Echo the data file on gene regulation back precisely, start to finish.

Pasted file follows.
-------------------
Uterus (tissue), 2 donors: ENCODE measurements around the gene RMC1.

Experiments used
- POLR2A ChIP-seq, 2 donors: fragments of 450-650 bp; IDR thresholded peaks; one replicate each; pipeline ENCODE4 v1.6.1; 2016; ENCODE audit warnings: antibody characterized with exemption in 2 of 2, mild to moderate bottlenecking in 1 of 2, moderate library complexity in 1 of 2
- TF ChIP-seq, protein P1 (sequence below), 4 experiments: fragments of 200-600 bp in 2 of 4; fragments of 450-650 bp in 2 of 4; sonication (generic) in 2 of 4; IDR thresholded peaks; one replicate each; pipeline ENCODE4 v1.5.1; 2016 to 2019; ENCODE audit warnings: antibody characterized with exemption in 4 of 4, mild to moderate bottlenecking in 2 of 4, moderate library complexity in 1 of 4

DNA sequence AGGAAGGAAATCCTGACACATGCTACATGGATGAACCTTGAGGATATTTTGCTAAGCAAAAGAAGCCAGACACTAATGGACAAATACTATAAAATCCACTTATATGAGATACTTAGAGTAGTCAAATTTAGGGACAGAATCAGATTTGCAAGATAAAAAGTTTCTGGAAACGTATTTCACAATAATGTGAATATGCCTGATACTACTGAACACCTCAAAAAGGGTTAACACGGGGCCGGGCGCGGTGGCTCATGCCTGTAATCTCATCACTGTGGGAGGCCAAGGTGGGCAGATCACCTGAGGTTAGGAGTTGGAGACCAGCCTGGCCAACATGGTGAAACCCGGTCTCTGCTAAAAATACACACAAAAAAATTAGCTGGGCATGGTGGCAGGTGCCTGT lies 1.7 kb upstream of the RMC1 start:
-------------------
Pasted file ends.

Uterus (tissue), 2 donors: ENCODE measurements around the gene RMC1.

Experiments used
- POLR2A ChIP-seq, 2 donors: fragments of 450-650 bp; IDR thresholded peaks; one replicate each; pipeline ENCODE4 v1.6.1; 2016; ENCODE audit warnings: antibody characterized with exemption in 2 of 2, mild to moderate bottlenecking in 1 of 2, moderate library complexity in 1 of 2
- TF ChIP-seq, protein P1 (sequence below), 4 experiments: fragments of 200-600 bp in 2 of 4; fragments of 450-650 bp in 2 of 4; sonication (generic) in 2 of 4; IDR thresholded peaks; one replicate each; pipeline ENCODE4 v1.5.1; 2016 to 2019; ENCODE audit warnings: antibody characterized with exemption in 4 of 4, mild to moderate bottlenecking in 2 of 4, moderate library complexity in 1 of 4

DNA sequence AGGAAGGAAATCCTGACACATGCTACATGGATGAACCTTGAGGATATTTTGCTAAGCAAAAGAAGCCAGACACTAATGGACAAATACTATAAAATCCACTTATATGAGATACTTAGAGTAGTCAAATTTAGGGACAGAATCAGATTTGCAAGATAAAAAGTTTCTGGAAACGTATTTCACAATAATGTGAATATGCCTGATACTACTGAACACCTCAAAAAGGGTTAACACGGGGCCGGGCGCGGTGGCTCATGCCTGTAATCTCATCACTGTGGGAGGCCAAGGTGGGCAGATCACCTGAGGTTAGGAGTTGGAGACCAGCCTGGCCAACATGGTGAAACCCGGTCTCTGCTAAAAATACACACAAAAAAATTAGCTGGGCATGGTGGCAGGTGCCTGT lies 1.7 kb upstream of the RMC1 start: